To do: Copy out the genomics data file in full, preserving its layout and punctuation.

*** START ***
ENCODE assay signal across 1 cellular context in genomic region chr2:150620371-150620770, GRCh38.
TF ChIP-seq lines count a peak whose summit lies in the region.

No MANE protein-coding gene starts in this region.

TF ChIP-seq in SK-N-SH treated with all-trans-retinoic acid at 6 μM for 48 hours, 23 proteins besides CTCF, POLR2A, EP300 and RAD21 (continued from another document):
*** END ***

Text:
ENCODE assay signal across 1 cellular context in genomic region chr2:150620371-150620770, GRCh38.
TF ChIP-seq lines count a peak whose summit lies in the region.

No MANE protein-coding gene starts in this region.

TF ChIP-seq in SK-N-SH treated with all-trans-retinoic acid at 6 μM for 48 hours, 23 proteins besides CTCF, POLR2A, EP300 and RAD21 (continued from another document):